I don't really have any insightful (read: publishable) thoughts about my neighborhood, so instead I'm just going post things I stumble across.
These will in turn evoke a sense of place like an Illustrated Classics version of A Tale of Two Cities.
"This work is hard. If it were easy, it would be done already."
-Micah Sifry, asking the PdF community to take care of one another
You know nothing,
Jon Snow campaigners
How do you know when you’re changing the world (a component of how DO you change the world?)
Taren says that organizers empower other people to create change, while campaigners set their sites on a specific change and go about creating that change, whether that involves empowering other communities, or drinks with a Senator’s nephew.
This is a room full of campaigners. Taren challenges us to temporarily suspendthe assumption that we’re accomplishing anything
Taren questions whether all of us do-gooders are having any impact. GiveWell has been looking for measurable improvement in the health and wealth caused by NGOs working in the developing world. It found only one NGO with strong evidence that they were helping. The group claims it’d be more effective to just directly give people in poverty money.
The Analyst Institute and AFL-CIO have studied campaigns’ tactics on voters and found that TV ads have very little effect on elections until the last week of the campaign. And yet we spend billions of dollars on these ads.
Last year, Aaron wrote a post, Confront Reality, with this quote from George Orwell:
We are all capable of believing things which we know to be untrue, and then, when we are finally proved wrong, impudently twisting the facts so as to show that we were right. Intellectually, it is possible to carry on this process for an indefinite time: the only check on it is that sooner or later a false belief bumps up against solid reality, usually on a battlefield.
—George Orwell, “In Front of Your Nose”
Modern psychology has found a litany of biases in the human mind. Perhaps we have a ccgnitive bias that we are changing the world despite any evidence. We talk about the importance of the issue, the access we got, shifting public opinion, metrics like phone calls, and lastly, actual victory of actual change. Taren says that these are all vanity metrics. All of them could be true, and your work could still have no impact. She points to healthcare, where many groups worked on the issue, but their work cannot be independently verified as critical to the eventual passing of the Affordable Care Act.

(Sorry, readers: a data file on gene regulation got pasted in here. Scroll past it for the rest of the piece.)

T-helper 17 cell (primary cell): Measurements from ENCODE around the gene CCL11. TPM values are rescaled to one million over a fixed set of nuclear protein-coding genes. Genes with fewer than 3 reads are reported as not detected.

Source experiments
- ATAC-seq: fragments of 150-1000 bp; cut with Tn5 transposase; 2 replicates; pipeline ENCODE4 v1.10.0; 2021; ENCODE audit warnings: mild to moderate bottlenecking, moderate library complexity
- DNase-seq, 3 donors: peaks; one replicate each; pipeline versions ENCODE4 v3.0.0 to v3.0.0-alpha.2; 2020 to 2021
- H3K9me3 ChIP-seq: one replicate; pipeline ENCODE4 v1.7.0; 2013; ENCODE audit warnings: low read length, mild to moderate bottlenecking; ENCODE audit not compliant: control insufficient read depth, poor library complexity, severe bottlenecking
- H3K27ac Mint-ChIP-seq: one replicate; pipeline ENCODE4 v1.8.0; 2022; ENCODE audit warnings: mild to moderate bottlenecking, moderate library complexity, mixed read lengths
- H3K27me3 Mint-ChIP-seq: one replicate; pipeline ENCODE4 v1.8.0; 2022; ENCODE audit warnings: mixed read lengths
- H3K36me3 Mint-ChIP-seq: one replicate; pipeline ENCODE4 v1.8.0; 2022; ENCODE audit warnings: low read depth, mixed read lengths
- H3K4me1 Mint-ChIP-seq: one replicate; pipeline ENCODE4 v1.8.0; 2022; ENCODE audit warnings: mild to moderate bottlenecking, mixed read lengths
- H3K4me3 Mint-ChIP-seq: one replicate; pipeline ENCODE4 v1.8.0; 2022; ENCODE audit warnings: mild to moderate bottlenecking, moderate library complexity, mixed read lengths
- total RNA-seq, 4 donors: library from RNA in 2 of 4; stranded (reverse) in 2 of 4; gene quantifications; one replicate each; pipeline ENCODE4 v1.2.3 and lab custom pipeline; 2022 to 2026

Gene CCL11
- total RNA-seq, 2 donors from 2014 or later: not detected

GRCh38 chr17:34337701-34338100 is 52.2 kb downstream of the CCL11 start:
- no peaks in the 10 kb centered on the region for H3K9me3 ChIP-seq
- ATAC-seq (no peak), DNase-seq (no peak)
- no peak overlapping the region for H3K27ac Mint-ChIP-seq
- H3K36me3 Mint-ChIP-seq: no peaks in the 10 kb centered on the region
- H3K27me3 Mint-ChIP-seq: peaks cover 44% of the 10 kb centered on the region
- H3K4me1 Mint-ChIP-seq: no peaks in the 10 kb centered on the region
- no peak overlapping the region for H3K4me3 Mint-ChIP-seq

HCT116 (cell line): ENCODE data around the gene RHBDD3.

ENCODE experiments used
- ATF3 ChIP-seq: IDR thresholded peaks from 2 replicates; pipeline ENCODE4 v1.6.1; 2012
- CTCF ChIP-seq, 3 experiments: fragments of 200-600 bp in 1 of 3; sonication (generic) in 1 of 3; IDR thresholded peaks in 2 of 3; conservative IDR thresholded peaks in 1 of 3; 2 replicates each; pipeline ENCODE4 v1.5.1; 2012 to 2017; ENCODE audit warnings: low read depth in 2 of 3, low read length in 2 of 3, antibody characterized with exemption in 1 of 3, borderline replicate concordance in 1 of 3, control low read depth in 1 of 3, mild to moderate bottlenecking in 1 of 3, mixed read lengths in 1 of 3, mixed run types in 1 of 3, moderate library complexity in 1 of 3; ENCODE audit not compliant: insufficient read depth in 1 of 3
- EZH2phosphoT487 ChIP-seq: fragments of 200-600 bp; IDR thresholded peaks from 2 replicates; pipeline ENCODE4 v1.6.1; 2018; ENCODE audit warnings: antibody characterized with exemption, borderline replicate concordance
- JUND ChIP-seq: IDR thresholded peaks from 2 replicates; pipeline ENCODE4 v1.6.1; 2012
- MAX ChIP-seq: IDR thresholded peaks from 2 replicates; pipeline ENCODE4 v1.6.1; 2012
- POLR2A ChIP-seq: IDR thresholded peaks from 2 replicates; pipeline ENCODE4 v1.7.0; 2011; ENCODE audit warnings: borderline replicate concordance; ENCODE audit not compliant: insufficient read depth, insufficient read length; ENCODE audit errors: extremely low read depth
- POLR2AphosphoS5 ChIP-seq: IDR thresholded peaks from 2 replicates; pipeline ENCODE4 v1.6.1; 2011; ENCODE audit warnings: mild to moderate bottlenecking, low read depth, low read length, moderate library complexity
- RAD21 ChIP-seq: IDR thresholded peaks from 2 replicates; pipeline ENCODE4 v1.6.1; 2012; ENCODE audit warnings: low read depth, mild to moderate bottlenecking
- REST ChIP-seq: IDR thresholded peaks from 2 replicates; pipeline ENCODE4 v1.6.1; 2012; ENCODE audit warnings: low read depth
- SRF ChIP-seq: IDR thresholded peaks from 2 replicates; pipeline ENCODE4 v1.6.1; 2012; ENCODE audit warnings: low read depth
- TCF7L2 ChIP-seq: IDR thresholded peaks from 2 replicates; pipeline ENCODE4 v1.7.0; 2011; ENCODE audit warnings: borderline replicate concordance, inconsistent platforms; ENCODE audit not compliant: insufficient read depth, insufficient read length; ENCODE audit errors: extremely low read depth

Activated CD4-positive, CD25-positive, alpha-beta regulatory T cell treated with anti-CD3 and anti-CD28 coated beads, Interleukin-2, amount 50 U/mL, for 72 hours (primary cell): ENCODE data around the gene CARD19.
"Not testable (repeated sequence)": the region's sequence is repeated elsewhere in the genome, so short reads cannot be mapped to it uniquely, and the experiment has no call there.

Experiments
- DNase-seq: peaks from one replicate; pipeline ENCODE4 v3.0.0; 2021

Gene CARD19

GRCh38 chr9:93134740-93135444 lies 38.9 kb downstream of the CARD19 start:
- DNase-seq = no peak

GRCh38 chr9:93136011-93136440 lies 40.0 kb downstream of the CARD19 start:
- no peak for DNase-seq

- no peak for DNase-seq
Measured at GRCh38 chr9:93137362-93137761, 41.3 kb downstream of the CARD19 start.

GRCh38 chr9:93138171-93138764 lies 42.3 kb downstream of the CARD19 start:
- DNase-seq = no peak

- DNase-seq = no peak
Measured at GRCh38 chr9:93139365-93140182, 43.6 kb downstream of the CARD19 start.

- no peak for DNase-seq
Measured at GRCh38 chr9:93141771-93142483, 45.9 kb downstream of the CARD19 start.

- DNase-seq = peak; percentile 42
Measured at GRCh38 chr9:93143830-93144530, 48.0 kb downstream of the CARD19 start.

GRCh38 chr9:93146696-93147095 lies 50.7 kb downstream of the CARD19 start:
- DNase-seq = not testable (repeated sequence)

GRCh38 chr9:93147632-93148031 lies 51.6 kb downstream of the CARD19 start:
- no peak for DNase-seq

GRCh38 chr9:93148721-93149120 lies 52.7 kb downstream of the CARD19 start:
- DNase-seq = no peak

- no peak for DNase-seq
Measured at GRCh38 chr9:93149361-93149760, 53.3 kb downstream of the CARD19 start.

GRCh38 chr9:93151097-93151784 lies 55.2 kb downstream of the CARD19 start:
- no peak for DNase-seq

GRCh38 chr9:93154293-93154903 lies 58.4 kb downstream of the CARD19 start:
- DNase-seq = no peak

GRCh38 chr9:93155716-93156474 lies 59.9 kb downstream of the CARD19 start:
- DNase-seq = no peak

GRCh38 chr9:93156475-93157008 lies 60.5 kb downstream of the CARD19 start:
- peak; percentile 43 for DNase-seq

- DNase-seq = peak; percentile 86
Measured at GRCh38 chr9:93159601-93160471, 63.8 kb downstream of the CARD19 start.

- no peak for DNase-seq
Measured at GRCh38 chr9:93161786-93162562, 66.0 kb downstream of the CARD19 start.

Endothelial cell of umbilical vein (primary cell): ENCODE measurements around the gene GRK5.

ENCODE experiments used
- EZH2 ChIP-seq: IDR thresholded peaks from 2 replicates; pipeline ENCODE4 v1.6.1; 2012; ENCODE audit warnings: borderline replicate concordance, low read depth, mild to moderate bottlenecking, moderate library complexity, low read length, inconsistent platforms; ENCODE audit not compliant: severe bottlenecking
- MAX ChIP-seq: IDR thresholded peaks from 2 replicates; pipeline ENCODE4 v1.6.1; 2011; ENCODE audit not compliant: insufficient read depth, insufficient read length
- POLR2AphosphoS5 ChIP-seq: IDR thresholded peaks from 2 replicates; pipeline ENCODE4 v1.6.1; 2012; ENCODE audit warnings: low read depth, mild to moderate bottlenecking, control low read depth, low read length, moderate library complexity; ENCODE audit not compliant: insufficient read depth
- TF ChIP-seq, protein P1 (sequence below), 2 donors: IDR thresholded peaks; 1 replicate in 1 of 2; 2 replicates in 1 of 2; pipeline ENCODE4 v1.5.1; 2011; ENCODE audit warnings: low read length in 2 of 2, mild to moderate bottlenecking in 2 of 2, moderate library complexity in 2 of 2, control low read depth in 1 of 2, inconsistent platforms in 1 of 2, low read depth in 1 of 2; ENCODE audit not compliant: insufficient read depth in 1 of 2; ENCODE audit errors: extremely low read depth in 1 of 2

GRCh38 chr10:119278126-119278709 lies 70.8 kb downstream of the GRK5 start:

1. Try science.
The new wave of online campaign organizations (MoveOn, Change.org) have the capacity to empirically test tactics across many campaigns. While at Change.org, Jess Kutch guided some of the many homeowners campaigning against foreclosures and banks and tested the tactics that scale.
Aaron was fascinated by the idea of testing campaigns against state legislators to measure whether all those phone calls to politicians have any effect. Who cares about the subject line of the email asking you to
Failing to measure tactics in an empirical way is one of the biggest missed opportunities.
2. The Goldilocks strategy
Even if you don’t have the scale to test empirically, you can choose small challenges that are jusssst right. Goals that are too easy always succeed, and really hard goals ensure you’ll never fail, because it’ll always be too soon to tell. So pick a medium goal, Aaron said, because you’ll be able to test whether or not you’re having any measurable impact on a meaningful development.
Taren says that SumofUs picks campaigns that would not be won without their work, but are big enough to merit their efforts.
As we learn to change corporate behavior, we’ll be able to ratchet up the difficulty of our campaigns.
Aaron also said, “Reality is painful, but it’s impossible to get better without confronting it.”
Taren asks the funders in the room to raise their bar on the evidence of impact they’ll accept. And fund the social entrepreneurs with the mindset to affect reality. They’re harder to find, because they’re more honest about failure than those invested in their own biases of success.
To the campaigners, Taren asks that we not believe our own assumptions, that we work at organizations that value empirical testing, even at the cost of admitting that past work was a failure.
Get Smart window of the daycare at 14th and Irving